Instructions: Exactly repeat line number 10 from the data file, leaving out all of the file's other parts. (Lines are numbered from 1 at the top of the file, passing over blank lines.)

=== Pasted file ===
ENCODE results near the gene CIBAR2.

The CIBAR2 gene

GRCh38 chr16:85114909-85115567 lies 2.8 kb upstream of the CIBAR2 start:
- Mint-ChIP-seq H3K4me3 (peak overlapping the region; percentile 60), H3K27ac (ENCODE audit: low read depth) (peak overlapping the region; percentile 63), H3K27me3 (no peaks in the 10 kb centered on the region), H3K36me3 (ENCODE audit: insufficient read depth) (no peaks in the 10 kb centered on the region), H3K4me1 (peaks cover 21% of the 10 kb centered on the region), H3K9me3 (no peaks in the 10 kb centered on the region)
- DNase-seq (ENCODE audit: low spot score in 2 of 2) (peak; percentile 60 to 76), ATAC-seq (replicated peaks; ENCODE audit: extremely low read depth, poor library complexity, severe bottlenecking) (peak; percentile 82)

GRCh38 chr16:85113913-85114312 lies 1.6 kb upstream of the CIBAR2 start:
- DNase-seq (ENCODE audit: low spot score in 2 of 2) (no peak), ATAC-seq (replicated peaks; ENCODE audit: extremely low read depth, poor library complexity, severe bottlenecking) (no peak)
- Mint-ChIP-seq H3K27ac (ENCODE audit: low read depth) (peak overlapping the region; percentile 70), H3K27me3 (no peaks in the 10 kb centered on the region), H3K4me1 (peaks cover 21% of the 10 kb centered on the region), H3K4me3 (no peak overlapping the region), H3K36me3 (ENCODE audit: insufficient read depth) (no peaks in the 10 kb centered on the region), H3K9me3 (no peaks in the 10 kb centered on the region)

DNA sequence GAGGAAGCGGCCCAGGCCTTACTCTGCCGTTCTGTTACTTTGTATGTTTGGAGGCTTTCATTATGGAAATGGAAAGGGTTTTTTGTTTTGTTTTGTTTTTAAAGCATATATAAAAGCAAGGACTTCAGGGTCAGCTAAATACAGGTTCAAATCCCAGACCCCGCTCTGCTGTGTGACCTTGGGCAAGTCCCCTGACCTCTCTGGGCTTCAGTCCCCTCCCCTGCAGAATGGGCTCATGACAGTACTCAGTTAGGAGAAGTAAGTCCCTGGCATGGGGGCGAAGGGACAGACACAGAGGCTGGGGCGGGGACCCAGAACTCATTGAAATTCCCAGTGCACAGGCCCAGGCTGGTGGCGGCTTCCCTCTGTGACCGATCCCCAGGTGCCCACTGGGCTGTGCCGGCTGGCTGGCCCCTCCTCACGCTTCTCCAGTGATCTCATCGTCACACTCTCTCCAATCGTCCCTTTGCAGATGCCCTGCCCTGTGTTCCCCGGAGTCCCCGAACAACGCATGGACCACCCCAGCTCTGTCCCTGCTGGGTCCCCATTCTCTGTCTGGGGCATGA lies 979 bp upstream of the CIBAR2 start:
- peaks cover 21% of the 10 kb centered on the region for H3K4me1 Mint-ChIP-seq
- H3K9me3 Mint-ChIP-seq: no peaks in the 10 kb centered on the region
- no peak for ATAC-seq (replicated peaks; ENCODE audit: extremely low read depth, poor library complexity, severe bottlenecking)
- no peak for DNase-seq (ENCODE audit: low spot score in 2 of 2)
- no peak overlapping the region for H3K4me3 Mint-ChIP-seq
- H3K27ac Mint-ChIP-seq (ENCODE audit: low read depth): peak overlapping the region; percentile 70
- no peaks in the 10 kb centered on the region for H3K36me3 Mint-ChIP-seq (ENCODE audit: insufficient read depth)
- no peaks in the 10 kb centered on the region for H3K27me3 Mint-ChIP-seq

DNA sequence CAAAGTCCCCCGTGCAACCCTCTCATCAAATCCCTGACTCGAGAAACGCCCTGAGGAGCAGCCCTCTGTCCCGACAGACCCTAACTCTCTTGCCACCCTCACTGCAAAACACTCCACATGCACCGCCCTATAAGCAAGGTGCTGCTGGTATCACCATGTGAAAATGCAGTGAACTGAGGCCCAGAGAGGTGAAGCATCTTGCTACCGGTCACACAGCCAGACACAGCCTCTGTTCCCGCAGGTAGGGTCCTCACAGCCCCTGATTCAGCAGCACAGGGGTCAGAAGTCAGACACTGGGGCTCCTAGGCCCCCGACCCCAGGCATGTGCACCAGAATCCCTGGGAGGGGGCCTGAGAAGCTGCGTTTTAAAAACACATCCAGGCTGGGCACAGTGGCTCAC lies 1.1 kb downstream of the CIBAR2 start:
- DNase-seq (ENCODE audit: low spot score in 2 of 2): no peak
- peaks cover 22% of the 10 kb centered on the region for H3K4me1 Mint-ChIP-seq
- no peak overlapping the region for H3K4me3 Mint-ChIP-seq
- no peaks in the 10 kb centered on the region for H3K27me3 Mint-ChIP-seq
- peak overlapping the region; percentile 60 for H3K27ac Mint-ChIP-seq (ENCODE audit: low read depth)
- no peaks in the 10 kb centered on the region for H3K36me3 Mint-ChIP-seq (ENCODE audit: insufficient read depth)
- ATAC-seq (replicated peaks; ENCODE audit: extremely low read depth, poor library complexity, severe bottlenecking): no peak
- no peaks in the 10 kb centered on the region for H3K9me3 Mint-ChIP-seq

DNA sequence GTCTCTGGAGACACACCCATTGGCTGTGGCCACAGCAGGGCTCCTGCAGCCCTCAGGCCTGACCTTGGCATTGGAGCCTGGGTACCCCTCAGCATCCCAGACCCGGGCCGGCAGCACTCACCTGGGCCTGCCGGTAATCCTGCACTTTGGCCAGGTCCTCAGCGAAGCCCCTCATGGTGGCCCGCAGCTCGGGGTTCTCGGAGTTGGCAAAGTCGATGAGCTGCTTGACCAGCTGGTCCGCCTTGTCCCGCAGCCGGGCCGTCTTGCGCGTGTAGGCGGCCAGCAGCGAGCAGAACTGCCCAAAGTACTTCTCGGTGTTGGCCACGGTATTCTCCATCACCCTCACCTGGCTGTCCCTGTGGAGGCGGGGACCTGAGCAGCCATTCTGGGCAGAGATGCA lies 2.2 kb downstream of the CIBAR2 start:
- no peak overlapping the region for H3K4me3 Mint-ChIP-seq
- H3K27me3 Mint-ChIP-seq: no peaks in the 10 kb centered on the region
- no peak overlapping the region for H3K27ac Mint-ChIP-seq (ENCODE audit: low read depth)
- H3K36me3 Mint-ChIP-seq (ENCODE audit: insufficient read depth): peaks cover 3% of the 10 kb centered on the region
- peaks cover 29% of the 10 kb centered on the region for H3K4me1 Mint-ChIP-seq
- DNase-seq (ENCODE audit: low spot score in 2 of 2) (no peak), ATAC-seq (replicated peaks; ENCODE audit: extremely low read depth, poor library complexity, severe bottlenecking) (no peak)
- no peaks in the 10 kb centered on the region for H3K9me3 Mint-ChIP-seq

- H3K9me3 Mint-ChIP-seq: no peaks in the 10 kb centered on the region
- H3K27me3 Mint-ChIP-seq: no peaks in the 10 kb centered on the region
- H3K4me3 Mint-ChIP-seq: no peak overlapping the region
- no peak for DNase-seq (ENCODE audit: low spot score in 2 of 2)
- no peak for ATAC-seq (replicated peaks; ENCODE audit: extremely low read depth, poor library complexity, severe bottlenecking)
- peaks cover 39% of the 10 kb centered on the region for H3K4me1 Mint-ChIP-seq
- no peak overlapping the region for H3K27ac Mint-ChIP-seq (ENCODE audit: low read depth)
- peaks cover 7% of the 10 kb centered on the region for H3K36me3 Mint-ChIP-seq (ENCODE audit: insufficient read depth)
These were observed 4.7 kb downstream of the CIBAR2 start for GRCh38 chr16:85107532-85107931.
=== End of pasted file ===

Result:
- peaks cover 21% of the 10 kb centered on the region for H3K4me1 Mint-ChIP-seq